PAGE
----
By Reem Shamseddine
RIYADH (Reuters) - An anti-corruption probe that has purged Saudi Arabian royals, ministers and businessmen appeared to be widening on Monday after the founder of one of the kingdom's biggest travel companies was reportedly detained.
Shares in Al Tayyar Travel plunged 10 percent in the opening minutes of trade after the company quoted media reports as saying Nasser bin Aqeel al-Tayyar, who is still a board member, had been held by authorities.
The company gave no details but online economic news service SABQ, which is close to the government, reported Tayyar had been detained in an investigation by a new anti-corruption body headed by Crown Prince Mohammed bin Salman.
Dozens of people have been detained in the crackdown, which has consolidated Prince Mohammed's power while alarming much of the traditional business establishment. Billionaire Prince Alwaleed bin Talal, Saudi Arabia's best-known international investor, is also being held, officials said at the weekend.
The front page of Okaz, a leading Saudi newspaper, challenged businessmen on Monday to reveal the sources of their assets, asking: "Where did you get this?" in a bright red headline.
Pan-Arab newspaper Al-Asharq Al-Awsat reported that a no-fly list had been drawn up and security forces in some Saudi airports were barring owners of private jets from taking off without a permit.
Among those detained are 11 princes, four ministers and tens of former ministers, according to Saudi officials.
The allegations against the men include money laundering, bribery, extorting officials and taking advantage of public office for personal gain, a Saudi official told Reuters. Those accusations could not be independently verified and family members of those detained could not be reached.
A royal decree on Saturday said the crackdown was in response to "exploitation by some of the weak souls who have put their own interests above the public interest, in order to, illicitly, accrue money".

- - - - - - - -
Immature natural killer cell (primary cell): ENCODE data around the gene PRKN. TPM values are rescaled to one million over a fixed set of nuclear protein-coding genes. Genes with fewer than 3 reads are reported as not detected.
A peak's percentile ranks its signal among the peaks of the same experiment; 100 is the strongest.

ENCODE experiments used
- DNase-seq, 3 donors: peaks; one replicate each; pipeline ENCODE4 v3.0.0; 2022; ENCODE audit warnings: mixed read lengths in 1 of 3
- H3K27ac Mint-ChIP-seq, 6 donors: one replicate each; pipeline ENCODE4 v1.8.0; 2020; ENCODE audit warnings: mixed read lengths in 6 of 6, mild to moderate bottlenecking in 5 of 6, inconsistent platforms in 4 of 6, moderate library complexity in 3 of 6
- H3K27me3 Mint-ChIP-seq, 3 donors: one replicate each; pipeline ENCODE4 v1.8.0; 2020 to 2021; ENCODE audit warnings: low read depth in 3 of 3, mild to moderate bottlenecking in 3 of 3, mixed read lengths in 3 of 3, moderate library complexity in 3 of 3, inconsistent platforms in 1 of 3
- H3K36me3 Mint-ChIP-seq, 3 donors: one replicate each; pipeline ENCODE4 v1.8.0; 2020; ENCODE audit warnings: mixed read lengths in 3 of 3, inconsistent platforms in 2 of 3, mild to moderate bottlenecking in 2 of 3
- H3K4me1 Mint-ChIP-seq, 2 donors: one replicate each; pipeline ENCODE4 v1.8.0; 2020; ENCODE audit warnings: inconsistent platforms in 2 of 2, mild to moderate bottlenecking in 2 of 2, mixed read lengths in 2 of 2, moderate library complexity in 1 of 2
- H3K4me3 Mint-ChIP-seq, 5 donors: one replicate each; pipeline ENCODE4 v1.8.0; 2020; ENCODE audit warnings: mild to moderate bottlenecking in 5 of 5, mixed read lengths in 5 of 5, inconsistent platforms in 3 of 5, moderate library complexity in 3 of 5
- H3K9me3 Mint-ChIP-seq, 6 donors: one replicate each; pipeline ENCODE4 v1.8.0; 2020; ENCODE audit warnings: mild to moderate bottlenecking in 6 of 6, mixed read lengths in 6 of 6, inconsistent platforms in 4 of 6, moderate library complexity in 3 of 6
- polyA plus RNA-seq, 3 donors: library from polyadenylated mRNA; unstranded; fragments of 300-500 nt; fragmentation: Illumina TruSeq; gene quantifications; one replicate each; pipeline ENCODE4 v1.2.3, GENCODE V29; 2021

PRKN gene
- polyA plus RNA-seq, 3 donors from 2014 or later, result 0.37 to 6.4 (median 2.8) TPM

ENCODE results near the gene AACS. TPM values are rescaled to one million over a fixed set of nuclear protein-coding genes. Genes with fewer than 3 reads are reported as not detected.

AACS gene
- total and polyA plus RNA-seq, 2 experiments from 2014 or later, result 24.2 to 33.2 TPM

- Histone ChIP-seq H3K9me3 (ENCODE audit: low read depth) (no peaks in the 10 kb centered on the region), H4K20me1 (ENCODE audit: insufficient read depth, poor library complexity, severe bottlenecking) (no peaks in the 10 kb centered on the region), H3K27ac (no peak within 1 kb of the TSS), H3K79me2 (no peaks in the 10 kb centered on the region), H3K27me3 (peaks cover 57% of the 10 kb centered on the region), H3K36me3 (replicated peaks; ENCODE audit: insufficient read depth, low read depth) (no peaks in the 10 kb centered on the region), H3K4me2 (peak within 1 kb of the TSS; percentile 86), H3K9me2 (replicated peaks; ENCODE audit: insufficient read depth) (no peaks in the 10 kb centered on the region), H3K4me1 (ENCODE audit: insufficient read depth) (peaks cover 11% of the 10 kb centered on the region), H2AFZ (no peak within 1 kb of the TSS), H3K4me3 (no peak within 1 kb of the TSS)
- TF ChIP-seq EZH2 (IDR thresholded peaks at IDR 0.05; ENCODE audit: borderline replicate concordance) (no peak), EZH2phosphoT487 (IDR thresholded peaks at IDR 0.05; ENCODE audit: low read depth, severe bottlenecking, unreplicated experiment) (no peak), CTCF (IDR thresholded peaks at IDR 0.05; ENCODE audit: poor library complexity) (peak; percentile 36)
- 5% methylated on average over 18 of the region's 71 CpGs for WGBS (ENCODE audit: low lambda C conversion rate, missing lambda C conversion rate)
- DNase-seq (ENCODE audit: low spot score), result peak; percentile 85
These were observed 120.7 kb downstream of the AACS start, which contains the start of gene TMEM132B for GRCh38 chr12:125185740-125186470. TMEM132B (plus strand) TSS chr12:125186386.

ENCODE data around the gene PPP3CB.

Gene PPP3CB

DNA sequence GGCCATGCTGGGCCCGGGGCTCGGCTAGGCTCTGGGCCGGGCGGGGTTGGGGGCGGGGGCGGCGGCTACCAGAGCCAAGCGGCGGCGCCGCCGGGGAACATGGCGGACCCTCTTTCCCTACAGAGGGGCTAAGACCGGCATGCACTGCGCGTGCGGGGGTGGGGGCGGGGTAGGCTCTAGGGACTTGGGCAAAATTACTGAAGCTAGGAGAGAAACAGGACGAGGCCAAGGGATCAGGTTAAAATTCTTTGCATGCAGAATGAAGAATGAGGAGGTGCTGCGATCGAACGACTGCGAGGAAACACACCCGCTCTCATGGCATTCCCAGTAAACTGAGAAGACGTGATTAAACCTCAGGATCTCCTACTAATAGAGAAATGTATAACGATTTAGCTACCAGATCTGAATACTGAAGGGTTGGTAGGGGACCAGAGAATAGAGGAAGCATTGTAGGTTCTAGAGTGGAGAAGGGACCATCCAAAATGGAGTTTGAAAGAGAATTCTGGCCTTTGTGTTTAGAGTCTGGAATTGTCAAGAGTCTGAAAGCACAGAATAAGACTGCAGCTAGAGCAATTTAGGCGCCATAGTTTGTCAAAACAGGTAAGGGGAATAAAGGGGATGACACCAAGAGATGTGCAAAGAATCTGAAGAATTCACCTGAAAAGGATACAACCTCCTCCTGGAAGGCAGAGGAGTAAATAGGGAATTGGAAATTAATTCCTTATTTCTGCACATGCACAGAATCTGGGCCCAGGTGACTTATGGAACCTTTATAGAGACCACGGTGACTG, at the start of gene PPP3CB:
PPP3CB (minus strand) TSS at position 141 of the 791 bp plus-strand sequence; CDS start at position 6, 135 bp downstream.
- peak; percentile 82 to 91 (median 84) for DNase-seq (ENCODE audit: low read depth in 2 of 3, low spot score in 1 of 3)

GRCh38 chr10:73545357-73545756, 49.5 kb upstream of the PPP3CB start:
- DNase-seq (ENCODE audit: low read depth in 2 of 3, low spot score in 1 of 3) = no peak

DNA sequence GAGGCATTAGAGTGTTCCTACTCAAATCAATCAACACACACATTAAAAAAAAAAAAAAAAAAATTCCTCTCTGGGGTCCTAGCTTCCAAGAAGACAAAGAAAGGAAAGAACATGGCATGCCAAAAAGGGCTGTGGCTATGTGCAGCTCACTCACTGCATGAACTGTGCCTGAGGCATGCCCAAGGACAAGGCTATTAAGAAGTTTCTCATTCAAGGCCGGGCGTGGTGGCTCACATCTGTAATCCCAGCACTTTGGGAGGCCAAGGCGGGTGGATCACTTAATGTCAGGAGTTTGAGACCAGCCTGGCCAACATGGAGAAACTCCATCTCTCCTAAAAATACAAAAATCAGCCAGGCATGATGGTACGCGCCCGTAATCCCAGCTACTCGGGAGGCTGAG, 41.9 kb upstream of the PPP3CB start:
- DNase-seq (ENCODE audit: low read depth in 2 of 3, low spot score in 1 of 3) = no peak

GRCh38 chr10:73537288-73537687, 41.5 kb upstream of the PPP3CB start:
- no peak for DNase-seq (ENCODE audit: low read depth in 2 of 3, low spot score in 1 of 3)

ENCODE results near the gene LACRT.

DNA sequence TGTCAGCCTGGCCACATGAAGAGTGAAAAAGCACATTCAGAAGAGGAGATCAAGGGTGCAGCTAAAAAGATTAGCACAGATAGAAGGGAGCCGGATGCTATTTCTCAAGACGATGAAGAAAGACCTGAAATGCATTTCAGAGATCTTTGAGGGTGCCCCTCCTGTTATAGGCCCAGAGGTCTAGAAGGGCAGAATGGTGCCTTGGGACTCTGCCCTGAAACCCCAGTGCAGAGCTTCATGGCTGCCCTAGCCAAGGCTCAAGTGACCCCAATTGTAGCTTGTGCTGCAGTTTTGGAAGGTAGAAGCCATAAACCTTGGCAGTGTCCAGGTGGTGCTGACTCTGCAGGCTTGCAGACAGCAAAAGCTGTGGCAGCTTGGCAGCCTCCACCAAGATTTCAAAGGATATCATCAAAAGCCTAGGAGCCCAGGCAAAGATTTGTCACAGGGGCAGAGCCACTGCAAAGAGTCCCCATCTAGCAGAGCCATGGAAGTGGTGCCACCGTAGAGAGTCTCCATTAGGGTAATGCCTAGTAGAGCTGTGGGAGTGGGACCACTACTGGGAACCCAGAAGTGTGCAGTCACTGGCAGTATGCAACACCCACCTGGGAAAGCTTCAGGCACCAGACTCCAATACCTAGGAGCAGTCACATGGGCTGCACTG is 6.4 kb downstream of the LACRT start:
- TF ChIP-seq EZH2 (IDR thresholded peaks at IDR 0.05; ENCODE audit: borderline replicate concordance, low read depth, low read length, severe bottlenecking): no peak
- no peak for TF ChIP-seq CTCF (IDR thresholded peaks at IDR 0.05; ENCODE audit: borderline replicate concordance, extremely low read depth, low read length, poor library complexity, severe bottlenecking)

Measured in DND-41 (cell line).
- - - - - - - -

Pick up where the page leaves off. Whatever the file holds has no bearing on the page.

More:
Analysts said the arrests were also a pre-emptive measure by the crown prince to remove powerful figures as he seeks to reshape the economy and society of the world's leading oil exporter.
Over the past year, Prince Mohammed has become the ultimate decision-maker for the kingdom's military, foreign, economic and social policies, causing resentment among parts of the Al Saud dynasty frustrated by his meteoric rise.
The round-up also targeted Prince Miteb bin Abdullah, who was detained and replaced as minister of the powerful National Guard, recalling a palace coup in June which ousted his elder cousin, Mohammed bin Nayef, as heir to the throne and interior minister.
The line between public funds and royal money is not always clear in Saudi Arabia, an absolute monarchy ruled by an Islamic system in which most law is not systematically codified and no elected parliament exists.
WikiLeaks cables have detailed the huge monthly stipends that every Saudi royal receives as well as various money-making schemes some have used to finance lavish lifestyles.
Many ordinary Saudis have praised the round-up of princes and ministers as long-awaited and needed to modernize the economy.
In September, King Salman announced that a ban on women driving would be lifted, while Prince Mohammed is trying to break decades of conservative tradition by promoting public entertainment and visits by foreign tourists.
He has also slashed state spending in some areas and plans a $300 billion sale of state assets, including floating part of state oil giant Saudi Aramco [IPO-ARMO.SE] on international markets.
But the prince has also led Saudi Arabia into a two-year-old war in Yemen, where the government says it is fighting Iran-aligned militants, and a row with neighboring Qatar, which it accuses of backing terrorists, a charge Doha denies. Detractors of the crown prince say both moves are dangerous adventurism.
The Saudi-led military coalition said on Monday it would temporarily close all air, land and sea ports to Yemen to stem the flow of arms from Iran to Houthi rebels after a missile fired towards Riyadh was intercepted over the weekend.
(Writing by Stephen Kalin; Editing by Andrew Torchia and Robin Pomeroy)